This last week, or the week before depending on when you started, was the “7 Day Roguelike” (#7DRL) competition. I was one of those who started right at the beginning, teaming up with Kevin aka ‘Gaeel’ and Hannes Delbeke, an intern artist at The Game Bakers.
Before I get into a flame-war about what “Roguelike” games are and aren’t, a quick news bulletin:
Last week I started work as a R&D intern at NaturalPad, a little start-up that makes games for rehabilitation. I’m working with C# / Unity3D on their “Hammer and Planks” pirate shoot’em’up as well as toying around with the Microsoft Kinect (again).
Our “Baptême du Jeu” association has a Tumblr blog now, for those of you who don’t have Facebook. We’ve managed to get hold of a nice big place to hold another real-world gathering for the next Ludum Dare (26-29 of April). We should be able to host about 50 jammers: I’ll point you to the sign-up page when we’re ready (probably next week).
Despite organising the Ludum Dare in Montpellier at the same time, I will actually be in Paris at the “Computer Human Interaction (CHI) 2013” conference at the end of April, doing yet another game jam! No rest for the wicked…
Phew! Now that we’ve got all the out of the way, on with the show…
Are all “Roguelike”games like Rogue?
Yes indeed, this month the 1GAM theme is “Rogue”, in part because of 7DRL but also because well, why not?
Do all “Roguelike” games have a top-down view and ASCII art?
“Cardinal Quest”, “Dungeons of Dredmor” and many others abandon the ASCII art-style entirely while maintaining the Roguelike genre’s core mechanics, “Red Rogue” opts for a side view and, although the latter titles in the series have incrementally done away with the overbearing tension and punishing difficulty that are its hallmarks, the original “Diablo” was a fine example of a real-time isometric Roguelike game in my opinion. This is a bit of a controversial claim of course, so feel free to flame me.
Are all “Roguelike” games dungeon-crawlers?
Not all Roguelike games are dungeon-crawlers: the same random generation, permadeath and insistence that “losing is fun” can also be found in “Dwarf Fortress”, which is essentially a very punishing city-building game. “FTL: Faster Than Light”, a little game I’ve fallen in love with recently, likewise changes the gameplay and even the settings, from dungeons to outer-space, yet keeps intact the Roguelike “feel”.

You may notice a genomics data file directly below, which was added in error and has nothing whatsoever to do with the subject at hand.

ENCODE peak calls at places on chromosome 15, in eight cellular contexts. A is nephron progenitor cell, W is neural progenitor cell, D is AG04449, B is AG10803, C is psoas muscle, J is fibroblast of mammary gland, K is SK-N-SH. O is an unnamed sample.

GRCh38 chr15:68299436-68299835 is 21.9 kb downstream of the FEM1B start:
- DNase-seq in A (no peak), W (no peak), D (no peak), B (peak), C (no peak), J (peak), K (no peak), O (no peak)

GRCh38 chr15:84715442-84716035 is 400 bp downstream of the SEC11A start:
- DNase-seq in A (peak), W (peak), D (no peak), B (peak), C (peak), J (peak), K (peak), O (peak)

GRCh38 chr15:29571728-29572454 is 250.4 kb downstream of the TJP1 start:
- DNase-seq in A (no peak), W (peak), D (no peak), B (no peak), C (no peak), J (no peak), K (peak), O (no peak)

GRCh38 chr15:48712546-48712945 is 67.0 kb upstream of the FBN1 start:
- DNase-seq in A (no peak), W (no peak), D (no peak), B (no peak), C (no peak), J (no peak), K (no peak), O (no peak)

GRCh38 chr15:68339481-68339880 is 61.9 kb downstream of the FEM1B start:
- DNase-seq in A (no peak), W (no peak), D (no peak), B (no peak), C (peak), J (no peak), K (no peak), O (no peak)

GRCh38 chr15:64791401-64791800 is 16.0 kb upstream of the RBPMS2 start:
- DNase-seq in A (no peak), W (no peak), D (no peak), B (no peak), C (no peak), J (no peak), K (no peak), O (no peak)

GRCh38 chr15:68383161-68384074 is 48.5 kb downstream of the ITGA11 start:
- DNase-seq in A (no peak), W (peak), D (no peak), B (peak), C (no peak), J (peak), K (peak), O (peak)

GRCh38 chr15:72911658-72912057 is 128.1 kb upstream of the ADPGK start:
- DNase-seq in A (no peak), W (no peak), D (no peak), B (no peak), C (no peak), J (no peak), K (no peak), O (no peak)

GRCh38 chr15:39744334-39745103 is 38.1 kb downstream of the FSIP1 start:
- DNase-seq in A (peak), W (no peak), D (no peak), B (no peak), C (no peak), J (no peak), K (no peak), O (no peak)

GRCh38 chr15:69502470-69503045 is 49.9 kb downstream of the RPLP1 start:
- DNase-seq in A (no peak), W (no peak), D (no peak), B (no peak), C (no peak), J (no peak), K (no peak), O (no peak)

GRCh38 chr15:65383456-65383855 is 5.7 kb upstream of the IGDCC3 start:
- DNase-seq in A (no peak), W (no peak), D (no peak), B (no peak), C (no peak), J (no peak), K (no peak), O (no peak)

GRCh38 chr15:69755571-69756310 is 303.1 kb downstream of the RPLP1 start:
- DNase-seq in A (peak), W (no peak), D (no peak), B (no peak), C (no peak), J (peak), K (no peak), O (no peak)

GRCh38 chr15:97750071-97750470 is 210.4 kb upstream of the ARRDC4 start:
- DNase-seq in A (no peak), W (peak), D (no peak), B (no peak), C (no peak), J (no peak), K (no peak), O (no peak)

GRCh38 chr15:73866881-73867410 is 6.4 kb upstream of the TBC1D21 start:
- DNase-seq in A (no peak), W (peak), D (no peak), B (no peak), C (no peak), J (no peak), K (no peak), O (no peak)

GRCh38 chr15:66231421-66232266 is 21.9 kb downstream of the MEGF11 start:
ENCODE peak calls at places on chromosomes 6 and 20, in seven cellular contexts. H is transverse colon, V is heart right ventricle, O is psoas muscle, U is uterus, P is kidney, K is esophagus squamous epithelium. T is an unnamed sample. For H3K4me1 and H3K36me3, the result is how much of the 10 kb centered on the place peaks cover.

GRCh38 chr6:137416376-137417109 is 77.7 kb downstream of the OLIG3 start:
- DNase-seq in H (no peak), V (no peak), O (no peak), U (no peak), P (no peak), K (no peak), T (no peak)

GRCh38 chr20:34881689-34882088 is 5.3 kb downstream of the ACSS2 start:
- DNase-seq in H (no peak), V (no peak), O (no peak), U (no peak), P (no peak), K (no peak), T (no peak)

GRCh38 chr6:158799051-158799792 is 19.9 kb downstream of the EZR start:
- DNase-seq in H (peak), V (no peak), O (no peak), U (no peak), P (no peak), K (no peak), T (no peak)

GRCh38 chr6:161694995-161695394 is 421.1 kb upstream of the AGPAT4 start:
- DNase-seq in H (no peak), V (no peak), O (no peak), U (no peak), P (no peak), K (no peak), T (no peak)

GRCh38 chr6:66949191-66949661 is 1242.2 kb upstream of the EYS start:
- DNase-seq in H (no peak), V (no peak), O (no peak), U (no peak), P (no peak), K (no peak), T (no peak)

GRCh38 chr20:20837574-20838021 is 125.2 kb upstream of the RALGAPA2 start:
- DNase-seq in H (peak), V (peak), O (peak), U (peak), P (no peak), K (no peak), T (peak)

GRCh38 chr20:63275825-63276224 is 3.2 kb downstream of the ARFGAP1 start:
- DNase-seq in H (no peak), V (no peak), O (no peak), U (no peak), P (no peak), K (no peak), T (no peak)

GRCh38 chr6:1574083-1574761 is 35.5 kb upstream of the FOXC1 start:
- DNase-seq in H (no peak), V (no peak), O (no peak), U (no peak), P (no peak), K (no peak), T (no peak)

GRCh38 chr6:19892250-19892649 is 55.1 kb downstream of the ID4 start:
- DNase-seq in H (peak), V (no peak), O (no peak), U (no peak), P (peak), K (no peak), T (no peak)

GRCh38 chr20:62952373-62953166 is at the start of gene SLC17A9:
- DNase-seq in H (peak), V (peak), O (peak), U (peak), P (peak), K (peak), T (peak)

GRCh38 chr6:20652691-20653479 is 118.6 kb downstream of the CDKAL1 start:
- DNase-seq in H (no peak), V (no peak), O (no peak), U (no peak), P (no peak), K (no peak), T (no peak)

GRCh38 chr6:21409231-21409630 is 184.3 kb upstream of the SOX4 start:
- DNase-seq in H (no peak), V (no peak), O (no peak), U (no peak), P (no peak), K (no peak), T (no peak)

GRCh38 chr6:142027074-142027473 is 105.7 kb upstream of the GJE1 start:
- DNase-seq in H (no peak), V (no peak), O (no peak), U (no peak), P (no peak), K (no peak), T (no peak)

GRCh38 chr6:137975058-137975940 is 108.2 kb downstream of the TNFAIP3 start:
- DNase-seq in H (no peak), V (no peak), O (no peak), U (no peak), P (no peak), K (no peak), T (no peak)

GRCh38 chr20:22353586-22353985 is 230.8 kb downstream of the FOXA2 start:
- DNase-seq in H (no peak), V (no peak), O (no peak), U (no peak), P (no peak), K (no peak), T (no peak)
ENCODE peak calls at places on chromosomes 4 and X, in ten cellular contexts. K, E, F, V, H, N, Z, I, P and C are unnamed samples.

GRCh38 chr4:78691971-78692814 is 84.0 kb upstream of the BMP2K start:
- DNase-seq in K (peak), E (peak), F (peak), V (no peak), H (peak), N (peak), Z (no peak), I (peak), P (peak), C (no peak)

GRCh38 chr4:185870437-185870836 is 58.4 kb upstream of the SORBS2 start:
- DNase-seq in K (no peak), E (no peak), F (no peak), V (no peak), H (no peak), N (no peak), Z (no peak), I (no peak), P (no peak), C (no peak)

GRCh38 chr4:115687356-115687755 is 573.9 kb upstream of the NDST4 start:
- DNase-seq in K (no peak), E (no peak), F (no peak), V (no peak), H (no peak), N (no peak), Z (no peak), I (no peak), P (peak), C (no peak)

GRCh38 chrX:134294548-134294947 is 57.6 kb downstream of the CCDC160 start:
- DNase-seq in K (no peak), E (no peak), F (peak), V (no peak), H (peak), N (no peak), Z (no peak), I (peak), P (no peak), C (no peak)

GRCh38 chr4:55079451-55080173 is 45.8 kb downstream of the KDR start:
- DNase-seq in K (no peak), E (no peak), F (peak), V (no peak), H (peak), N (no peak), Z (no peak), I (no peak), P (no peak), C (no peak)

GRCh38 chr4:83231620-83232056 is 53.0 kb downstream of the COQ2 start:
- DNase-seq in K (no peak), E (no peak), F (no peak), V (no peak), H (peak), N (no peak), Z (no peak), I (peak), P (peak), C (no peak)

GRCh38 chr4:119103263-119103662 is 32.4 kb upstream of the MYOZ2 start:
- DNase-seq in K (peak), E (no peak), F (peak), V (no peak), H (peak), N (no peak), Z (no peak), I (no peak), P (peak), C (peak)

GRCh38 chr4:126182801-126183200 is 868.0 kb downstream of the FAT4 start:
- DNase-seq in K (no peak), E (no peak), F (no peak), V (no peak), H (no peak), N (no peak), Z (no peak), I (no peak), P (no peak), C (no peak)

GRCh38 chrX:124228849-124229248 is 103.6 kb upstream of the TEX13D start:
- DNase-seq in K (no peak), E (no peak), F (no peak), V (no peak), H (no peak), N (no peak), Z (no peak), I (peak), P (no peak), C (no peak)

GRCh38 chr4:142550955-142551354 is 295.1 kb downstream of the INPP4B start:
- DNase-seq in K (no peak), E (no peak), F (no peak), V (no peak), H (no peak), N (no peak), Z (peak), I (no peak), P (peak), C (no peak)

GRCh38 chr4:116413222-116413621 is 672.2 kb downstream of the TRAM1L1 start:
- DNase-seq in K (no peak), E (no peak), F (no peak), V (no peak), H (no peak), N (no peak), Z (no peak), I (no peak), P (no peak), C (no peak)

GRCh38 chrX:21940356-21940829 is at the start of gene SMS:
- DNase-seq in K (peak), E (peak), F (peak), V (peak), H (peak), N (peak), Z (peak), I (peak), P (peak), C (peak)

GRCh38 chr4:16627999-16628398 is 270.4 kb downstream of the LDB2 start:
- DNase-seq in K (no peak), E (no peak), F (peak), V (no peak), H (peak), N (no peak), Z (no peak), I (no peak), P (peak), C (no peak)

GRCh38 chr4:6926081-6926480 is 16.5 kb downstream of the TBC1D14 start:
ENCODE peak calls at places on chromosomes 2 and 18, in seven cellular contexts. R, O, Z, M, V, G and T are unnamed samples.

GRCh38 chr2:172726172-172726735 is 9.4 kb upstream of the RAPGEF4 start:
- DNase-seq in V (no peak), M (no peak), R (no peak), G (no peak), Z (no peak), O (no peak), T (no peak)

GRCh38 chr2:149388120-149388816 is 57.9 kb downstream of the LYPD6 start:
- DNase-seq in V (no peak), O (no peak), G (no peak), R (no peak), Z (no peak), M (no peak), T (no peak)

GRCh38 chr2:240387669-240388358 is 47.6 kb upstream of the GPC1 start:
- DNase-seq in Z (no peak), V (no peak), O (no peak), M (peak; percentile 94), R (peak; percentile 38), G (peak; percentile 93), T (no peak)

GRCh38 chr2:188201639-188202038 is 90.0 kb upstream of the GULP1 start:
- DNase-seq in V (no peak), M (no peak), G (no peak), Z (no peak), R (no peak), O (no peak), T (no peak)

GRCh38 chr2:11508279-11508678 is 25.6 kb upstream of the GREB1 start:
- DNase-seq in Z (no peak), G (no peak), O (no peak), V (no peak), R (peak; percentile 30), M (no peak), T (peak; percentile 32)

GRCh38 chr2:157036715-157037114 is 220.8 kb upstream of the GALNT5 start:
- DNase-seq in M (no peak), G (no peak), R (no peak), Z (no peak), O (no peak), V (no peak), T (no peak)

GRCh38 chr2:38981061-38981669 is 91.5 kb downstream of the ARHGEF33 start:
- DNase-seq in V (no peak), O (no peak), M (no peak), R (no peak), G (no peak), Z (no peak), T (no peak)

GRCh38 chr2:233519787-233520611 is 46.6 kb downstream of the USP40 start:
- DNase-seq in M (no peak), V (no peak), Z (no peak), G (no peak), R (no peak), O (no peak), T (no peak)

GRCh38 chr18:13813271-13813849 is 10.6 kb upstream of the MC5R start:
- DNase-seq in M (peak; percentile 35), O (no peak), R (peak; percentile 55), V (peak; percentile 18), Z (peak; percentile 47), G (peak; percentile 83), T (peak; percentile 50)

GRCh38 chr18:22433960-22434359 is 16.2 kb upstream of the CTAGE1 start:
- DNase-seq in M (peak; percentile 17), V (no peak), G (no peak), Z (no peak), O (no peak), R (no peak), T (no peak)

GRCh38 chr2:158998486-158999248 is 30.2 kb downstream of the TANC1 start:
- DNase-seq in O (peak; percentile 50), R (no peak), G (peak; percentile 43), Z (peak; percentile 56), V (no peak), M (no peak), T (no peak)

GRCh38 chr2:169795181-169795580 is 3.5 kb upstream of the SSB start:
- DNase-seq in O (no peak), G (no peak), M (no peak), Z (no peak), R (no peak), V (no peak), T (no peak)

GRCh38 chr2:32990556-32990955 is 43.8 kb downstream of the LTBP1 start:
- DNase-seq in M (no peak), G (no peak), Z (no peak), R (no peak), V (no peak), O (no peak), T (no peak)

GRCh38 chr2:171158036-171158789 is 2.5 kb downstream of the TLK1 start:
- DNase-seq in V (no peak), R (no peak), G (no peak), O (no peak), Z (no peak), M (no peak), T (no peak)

Not all dungeon-crawlers are Roguelikes either: it’s controversial to claim that “Diablo” is a Roguelike, so I think we can all agree that “Diablo 3” isn’t.
Well then, what actually is a “Roguelike”?
Interestingly, “Diablo” and “Diablo 3” will, most often, be lumped together under “Action RPG”, despite the absence of any real role-playing in either game. “Extra Credits” said it best, we tend to classify games based on very superficial criteria such as the setting, mechanics and art-style, when we should be classifying them by “feel” or, as they put it, “aesthetics”:
So what are the aesthetics of the “Roguelike” genre? Exploration, first and foremost, and challenge most certainly. There’s also some degree of fantasy and a great deal of self-expression too. The game’s rewards are largely intrinsic (rather than extrinsic) so the fun comes from the moment-to-moment gameplay more than working towards something, otherwise permadeath would be frustrating as hell. All together it’s enjoyable to challenge yourself or each-other to get as far as you can, it’s also fun talk about what you did in these games and what emergent events occurred.
“Dispatch: Rogue Planet”
We talked for a long time about doing a multiplayer turn-based squad-based tactical game set in a Cyberpunk world, so basically “Frozen Synapse” only grid-based and with few extra widgets like hacking and cyborg augmentations (see “Blade Runner” and “Ghost in the Shell”). We eventually decided to put the idea aside, not because it wasn’t “Roguelike” enough for 7DRL but rather because our artist, Hannes, didn’t want to draw things from a top-down or isometric perspective.
The new idea was one Kevin had had one the back-burner for some time, inspired by some fascinating parasitic brain-fungi he’d found out about in a documentary:
So basically you’re sent down onto the rogue planet to find out if it will support life, only to discover that it supports it just a little bit too much: all life has been assimilated by a strange alien fungus and turned into mindless pawns. To survive you’ll need to penetrate into the planet’s core to locate a cure before the contaminant gets the better of you. Yay! So basically “Waking Mars” only with more depression. Here’s a screenshot:
Despite being a platform-shooter from a mechanics point-of-view, we want the game to feel like Rogue. It is to be a survival game rather than an action game, and hopefully we’ll have time to add some items and upgrades (though probably not before the beginning of April).
Okay, that’s all for now, time to jam it up in Lyon I’ll see you all on the other side for a debriefing…